How is it possible to simulate the force required to bend this
steel bar under the terms of the attached drawing.
You must enter the information of the steel to exceed the elastic limit.
Simulate 3.0 is it able to do
Thank you for this video.
But the bar does not slide, it remains fixed in the wall.
It's just the part B - C which must bend turn to point B.
And the question is how much force should be applied to achieve this result?
Maybe you can have a try by following these steps:
First,you should know the vertical distance between point C and point C' when the bar bends down;
Then set a forced displacement(prescribed translation) which equals that distance;
The third,make a force measure of the forced displacement,hope these can help you!
Thanks for this example.
You mean the plasticization of beams in soul full in flexion.
Simulate can't go this far in the calculations.
Hello 学 蒋
Thank you for your response.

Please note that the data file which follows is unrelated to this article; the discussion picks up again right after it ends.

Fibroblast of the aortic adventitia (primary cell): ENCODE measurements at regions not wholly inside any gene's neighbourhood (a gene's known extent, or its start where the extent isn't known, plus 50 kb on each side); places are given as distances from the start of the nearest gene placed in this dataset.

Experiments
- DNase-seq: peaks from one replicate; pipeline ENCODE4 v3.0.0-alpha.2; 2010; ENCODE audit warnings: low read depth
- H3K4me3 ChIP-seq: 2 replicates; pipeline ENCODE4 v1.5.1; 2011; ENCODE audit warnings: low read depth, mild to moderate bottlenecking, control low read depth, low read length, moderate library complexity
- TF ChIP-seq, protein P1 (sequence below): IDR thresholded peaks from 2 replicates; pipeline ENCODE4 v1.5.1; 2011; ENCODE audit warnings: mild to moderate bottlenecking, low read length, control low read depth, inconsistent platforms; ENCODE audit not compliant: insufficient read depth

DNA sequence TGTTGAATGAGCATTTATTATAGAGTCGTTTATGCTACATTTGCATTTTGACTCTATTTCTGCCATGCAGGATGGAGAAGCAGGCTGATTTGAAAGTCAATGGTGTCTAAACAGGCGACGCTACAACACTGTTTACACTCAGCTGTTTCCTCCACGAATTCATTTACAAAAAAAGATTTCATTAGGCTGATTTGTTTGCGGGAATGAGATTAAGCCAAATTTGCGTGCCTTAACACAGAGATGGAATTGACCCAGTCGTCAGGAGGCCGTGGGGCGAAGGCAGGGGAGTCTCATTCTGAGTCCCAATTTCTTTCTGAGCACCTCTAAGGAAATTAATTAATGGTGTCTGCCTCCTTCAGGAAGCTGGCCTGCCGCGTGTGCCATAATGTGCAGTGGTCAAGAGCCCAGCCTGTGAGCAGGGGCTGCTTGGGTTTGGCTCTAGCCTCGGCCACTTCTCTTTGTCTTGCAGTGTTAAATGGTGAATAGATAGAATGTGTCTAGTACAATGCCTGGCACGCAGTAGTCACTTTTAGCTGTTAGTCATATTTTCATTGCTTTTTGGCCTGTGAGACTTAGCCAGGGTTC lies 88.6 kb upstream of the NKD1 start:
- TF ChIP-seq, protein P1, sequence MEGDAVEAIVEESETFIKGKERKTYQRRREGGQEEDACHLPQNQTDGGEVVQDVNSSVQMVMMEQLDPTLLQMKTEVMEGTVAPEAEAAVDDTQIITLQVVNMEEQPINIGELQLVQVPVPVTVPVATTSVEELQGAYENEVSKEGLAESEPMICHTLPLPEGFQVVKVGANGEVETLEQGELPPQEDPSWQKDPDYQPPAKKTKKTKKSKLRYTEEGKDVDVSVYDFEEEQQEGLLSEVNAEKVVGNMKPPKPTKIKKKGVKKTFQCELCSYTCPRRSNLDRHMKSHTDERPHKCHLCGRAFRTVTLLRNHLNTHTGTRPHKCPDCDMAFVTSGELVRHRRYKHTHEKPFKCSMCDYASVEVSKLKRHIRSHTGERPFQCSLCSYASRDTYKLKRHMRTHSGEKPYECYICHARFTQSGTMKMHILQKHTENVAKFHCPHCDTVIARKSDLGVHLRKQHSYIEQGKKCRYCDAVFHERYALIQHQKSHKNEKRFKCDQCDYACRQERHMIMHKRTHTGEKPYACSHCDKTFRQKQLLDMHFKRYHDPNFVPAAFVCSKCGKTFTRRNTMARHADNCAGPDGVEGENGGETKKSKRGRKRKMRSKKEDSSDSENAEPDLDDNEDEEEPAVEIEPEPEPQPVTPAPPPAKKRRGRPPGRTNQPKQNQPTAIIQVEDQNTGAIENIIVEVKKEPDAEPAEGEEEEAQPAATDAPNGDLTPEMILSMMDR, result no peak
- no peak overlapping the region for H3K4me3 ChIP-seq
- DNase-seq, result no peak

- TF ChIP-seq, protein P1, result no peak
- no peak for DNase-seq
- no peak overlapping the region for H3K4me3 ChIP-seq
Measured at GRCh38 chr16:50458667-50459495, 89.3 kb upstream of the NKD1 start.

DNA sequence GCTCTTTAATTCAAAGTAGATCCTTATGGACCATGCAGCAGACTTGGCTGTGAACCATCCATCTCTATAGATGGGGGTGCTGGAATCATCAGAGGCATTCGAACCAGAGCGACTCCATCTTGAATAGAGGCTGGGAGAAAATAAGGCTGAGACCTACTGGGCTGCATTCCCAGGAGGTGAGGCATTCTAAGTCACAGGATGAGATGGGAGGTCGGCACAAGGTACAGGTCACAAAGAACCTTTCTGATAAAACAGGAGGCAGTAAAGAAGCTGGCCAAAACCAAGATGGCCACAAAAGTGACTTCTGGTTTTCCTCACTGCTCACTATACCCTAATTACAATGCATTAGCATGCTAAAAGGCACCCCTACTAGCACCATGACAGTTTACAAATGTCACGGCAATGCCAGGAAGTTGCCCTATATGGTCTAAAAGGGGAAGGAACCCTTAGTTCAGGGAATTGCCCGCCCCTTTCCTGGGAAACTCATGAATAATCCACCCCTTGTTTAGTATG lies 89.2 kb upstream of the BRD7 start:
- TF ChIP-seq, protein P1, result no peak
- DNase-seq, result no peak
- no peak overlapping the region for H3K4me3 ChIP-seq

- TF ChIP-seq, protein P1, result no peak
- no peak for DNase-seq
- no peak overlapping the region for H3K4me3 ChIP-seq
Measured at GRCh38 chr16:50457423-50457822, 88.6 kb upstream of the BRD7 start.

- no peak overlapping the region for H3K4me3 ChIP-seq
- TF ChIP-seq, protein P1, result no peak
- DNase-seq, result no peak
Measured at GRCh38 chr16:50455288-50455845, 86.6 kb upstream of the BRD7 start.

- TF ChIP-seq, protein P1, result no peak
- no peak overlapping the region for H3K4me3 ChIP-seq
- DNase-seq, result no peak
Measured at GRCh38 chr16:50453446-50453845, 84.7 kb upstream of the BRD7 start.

The blockages on the axis you do on "points"?
You have used the method of optimized design studies?
Thank you for your shipment.
Yes, blocking means forced.
I'm on W7 32-bit pro, I do not yet use Creo 4.0, so that I
buy a PC 64 bit with W10 pro.
Yes, Denis, it is possible to analyze this, but you will have to use solid elements with material plasticity, and also large deformation analysis + contact analysis. If you want to model the plastic collapse, you cannot model the load using a "load", instead, you will need to model the load using an enforced displacement.
The nonlinear solver is sensitive to mesh, I advise to use brick/wedge elements to model the beam.
Here are a few pictures from a plastic collapse analysis I did a few years ago. I recall that I also had an animation, but I can't seem to find it. Unfortunately I can't run Creo where I sit now, so I can't re-create these results.
In this case I have no contacts, but the load is axial, and what you see here is post-critical behavior, if you enforce a vertical displecement, along the edge of the beam end.
Thank you for your response and your explanations.
I put the demonstration in GIF, because the link is no longer valid.